What makes a city a great place to visit? A vibrant cultural life, interesting museums, great local food, exciting nightlife – sure, all of these things are important, but so are the moments away from the bustling life of a city. Barcelona is wonderfully alive and colorful, with excitement to be found at almost every corner. But it’s good to take a break from the urban whirlwind every once in a while. We might rent a holiday apartment in Barcelona, a home away from home to return to at the end of the day. And we might seek out a bit of nature, an escape into the green for a breath of fresh air and the chance to relax and recharge before diving back into city life.
Barcelona’s largest park is Collserola, an expanse of forest and hiking trails that begins at the foot of the Tibidabo Hill and stretches beyond the city limits. The park is home to a hilltop amusement park (prominently featured in Woody Allen’s film Vicky Cristina Barcelona), a classic observatory, and several beautiful art nouveau villas nestled amidst the trees. Despite these clear signs of civilization, the park has areas that are quite wild and natural, full of thick pine forest and paths marked by the nocturnal romps of wild boar (yes, night hiking is not recommended!)
High above the city lies the Labyrinth Park of Horta. The park is often forgotten, perhaps because its location is a little out of the way, but it is unusually lovely and well worth a visit. The historic garden in the district of Horta-Guinardó was the caprice of a wealthy marquis, who designed his neoclassical garden as a celebration of love, with terraces, fountains, even a labyrinth! The park is a garden-museum and appeared in Tom Tykwer’s film The Perfume.
A little further into town, but still overlooking the city, is Park Güell, originally designed by Antoni Gaudí as a residential community for his patron Eusebi Güell. The majority of the houses were never completed and the project ended up as a park, but Gaudí’s whimsical organic style is visible everywhere, from the colorful mosaics along the main staircase to the forest of towering columns supporting the upper terrace. The park is undoubtedly one of the architect’s most unique and enchanting creations as well as an exquisite example of Mediterranean flora.
Montjuic Park, Barcelona’s second largest park, stretches across a hill in the Sants-Montjuic district. The hillsides are full of sculpted gardens, including two interesting Botanical Gardens, that are ideal for strolls, exercising, picnics or a relaxing read on a Sunday morning. The gardens around the Teatre Grec, a Greek-style amphitheater used for summer concerts, are particularly charming. The hill is full of landmarks: the Olympic stadium, the National Art Museum of Catalunya, the 1929 International Exhibition fairgrounds, the castle atop the hill with stunning views…and the areas in between are covered by beautiful gardens – each one different from the next – making this a decidedly green sightseeing trip.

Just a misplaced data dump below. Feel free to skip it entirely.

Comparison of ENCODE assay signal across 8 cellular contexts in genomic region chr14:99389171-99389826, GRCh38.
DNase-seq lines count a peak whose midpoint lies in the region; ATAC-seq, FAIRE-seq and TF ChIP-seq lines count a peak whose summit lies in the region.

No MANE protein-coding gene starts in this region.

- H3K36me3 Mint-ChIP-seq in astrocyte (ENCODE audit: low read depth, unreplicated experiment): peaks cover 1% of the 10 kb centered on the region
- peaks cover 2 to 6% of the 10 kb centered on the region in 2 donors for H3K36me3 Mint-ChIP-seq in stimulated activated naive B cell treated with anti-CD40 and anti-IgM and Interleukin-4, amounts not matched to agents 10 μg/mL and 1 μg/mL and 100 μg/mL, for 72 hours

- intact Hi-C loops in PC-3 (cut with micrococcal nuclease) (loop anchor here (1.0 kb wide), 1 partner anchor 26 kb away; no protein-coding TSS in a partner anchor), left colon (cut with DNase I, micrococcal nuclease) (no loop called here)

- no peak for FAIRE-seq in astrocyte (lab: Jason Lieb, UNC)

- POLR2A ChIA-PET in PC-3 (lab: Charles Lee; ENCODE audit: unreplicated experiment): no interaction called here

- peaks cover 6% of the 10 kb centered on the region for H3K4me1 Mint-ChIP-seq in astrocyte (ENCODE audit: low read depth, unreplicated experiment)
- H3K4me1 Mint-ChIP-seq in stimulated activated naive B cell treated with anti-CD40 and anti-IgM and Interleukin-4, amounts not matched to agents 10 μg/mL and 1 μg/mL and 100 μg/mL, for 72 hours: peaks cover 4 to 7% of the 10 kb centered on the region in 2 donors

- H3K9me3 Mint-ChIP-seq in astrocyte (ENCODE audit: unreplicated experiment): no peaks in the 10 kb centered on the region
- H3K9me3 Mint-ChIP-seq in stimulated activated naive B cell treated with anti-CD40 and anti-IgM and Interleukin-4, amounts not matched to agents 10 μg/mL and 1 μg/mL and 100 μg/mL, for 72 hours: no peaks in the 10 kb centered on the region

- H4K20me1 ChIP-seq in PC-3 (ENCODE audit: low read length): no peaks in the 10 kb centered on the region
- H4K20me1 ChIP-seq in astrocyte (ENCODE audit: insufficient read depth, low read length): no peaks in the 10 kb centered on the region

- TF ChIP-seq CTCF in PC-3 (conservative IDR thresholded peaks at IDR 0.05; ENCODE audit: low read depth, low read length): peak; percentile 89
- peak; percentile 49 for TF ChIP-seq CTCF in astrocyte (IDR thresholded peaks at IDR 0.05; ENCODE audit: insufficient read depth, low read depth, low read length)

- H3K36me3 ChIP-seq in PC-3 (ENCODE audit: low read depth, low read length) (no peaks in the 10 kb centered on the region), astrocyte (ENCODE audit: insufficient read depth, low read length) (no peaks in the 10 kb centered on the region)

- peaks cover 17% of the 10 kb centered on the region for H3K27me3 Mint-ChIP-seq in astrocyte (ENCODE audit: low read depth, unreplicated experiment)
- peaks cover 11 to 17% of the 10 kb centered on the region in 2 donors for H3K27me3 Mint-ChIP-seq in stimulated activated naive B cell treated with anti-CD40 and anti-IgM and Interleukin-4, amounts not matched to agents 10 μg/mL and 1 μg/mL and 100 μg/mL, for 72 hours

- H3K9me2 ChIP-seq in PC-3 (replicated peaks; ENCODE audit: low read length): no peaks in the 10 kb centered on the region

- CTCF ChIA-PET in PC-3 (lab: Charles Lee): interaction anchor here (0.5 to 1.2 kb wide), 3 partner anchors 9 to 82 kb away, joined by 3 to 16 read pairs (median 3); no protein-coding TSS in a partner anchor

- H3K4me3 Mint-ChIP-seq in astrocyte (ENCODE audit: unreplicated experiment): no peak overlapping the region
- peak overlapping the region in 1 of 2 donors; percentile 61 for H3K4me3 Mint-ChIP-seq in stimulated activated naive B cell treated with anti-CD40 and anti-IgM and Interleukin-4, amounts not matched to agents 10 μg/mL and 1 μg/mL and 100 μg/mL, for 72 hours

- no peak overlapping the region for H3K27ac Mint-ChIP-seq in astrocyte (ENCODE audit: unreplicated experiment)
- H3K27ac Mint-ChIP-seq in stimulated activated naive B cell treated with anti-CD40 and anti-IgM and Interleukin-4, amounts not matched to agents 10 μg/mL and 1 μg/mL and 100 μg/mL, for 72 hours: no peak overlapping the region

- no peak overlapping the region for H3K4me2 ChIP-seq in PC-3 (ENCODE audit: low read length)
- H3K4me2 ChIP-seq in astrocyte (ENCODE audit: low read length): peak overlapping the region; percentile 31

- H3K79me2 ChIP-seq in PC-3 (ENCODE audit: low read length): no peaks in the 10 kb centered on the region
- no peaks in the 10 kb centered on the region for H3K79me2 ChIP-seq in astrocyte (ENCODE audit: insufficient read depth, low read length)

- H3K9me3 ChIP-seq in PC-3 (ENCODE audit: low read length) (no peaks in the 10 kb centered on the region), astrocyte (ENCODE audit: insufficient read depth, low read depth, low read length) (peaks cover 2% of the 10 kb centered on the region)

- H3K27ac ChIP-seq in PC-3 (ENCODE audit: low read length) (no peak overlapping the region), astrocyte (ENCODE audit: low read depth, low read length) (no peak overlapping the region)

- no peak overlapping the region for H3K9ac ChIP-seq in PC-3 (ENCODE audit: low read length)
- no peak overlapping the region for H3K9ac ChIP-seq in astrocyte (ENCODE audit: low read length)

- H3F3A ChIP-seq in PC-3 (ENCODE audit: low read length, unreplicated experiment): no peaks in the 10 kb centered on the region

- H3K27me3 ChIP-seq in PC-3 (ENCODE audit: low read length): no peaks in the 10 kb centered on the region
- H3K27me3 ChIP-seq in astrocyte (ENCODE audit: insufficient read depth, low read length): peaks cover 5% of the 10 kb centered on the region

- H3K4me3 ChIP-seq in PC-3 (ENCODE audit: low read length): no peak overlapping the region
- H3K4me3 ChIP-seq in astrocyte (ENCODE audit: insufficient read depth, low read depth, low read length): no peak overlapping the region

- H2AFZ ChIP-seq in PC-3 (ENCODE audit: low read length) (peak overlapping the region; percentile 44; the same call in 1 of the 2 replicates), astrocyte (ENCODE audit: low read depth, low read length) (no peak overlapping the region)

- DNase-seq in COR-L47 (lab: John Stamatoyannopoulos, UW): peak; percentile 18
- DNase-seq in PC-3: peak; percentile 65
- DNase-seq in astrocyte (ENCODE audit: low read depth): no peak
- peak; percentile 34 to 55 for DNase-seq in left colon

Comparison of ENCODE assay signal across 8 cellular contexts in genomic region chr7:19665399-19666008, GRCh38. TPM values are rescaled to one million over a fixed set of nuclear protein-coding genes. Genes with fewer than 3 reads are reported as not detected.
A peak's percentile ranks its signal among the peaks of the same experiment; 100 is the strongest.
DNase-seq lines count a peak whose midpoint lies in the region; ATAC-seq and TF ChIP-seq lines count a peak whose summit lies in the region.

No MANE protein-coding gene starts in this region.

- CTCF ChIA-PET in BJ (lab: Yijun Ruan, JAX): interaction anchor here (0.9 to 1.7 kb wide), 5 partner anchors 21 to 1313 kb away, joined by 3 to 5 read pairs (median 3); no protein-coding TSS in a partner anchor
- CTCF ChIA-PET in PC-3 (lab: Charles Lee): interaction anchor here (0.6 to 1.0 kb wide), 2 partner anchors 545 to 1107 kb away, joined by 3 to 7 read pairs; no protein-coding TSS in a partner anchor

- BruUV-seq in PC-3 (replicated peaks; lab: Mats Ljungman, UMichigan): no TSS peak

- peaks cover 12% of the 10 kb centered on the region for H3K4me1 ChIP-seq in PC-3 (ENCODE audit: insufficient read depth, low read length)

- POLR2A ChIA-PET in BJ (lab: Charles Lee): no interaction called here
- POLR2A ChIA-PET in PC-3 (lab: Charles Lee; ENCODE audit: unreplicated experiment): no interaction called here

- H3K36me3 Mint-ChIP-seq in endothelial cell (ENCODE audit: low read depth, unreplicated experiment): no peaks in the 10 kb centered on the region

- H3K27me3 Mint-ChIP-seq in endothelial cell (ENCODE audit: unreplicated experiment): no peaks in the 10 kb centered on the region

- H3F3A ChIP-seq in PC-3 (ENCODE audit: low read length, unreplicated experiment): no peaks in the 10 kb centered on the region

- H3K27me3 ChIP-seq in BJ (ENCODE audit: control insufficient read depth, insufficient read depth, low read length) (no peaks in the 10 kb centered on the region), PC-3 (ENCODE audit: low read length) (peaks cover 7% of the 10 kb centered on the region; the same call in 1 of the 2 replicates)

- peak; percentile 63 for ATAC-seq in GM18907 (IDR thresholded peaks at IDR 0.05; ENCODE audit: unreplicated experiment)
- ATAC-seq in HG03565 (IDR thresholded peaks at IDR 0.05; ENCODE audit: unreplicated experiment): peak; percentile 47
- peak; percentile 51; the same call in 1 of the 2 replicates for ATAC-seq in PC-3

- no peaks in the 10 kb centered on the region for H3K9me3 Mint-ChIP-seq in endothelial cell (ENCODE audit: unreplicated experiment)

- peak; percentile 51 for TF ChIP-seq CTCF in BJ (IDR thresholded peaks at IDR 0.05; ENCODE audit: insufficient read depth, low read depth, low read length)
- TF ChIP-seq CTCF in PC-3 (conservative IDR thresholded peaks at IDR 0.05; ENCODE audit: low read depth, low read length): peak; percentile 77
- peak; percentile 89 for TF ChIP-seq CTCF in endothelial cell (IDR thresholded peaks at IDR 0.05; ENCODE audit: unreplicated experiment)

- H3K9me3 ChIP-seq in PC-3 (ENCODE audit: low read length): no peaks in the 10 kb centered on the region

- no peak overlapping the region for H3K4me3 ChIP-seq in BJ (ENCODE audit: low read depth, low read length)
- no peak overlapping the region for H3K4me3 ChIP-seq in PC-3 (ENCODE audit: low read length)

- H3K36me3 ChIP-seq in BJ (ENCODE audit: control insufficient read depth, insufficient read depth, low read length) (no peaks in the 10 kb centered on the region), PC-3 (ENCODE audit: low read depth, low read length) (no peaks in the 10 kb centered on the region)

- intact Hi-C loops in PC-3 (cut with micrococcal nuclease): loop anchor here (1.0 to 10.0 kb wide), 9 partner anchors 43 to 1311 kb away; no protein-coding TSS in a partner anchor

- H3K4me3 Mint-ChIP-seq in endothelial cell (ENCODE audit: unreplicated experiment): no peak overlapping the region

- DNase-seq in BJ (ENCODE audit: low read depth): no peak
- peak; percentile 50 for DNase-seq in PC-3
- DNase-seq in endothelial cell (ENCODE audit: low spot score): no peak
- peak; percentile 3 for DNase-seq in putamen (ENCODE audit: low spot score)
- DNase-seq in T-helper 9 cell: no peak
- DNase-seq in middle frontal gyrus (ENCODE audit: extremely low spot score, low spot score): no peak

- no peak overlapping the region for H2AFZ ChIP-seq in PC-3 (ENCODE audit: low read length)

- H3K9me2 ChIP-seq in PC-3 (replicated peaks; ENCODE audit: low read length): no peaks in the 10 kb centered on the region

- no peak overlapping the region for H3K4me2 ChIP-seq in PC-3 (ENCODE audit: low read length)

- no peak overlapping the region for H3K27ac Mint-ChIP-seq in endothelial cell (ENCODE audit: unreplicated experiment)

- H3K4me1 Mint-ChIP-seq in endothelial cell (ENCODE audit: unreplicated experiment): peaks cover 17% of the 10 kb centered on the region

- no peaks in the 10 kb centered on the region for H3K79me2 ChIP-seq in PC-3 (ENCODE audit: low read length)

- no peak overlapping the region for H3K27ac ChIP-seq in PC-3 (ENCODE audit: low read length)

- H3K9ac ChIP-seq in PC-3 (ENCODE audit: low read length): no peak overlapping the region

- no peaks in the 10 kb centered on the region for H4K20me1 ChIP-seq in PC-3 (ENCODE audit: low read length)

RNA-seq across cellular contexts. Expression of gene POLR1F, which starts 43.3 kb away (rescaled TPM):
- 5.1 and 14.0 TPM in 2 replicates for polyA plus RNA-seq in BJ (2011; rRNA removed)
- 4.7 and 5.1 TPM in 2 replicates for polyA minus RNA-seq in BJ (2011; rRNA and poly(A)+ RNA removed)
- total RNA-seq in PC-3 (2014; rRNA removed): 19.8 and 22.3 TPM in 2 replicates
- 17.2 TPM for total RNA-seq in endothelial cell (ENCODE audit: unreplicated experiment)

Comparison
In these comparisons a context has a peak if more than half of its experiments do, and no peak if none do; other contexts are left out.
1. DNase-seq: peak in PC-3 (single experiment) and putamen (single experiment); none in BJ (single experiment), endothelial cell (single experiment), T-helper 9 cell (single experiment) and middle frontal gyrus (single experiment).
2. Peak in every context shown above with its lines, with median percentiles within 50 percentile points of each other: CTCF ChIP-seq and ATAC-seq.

Right outside the Gothic Quarter, and a short walk from the beach, lies the Ciutadela Park, designed for the World Fair in 1888. A classically European park with floral arrangements, lawn areas, a lake with rowboats and a gilded fountain (the work of a very young Gaudí), the Ciutadela is extremely popular amongst locals and visitors alike, especially in the spring and summer when people meet for picnics, frisbee games, concerts in the park and other social events.
Sometimes we might need a little breather in the middle of our Barcelona city tour, a brief relaxing interlude rather than a full day in the park. Barcelona is home to many hidden courtyards and plazas that provide exactly that – a moment’s respite from the city life playing out around us.
Right in the heart of the Raval neighborhood, in the very center of the Old Town, is a courtyard that still retains its medieval charm. Ancient stone walls and orange trees create a tiny refuge between Carrer Hospital and Carrer Carme. The National Library of Catalunya stretches along one side of the courtyard, and the other once housed the Hospital de la Santa Creu, where Antoni Gaudí died in 1926.
The Cathedral complex, built over several centuries, makes up the heart of the Gothic Quarter. In addition to its impressive examples of Gothic and Romanesque architecture, the Cathedral has several beautiful cloisters, including one dedicated to Barcelona’s original patron saint, Santa Eulalia. The courtyard has some curious residents: 13 geese, one for each year of Eulalia’s life, who died a martyr during the Roman Empire. The courtyard of the Frederic Marés Museum inside the old Royal Palace of the Counts of Barcelona is another wonderfully secluded spot to get away from the busy streets of the Gothic Quarter for a while.
Spending an afternoon in the woods, meeting friends for a picnic in the park, relaxing in a garden with a good book, exploring history through landscaping or simply sitting in a quiet courtyard for a while and enjoying a bit of tranquility…these interludes make experiencing the exciting life of a city all the more enjoyable.
Hildy Snow writes the BCNinternet Blog about culture, leisure and tourism in Barcelona.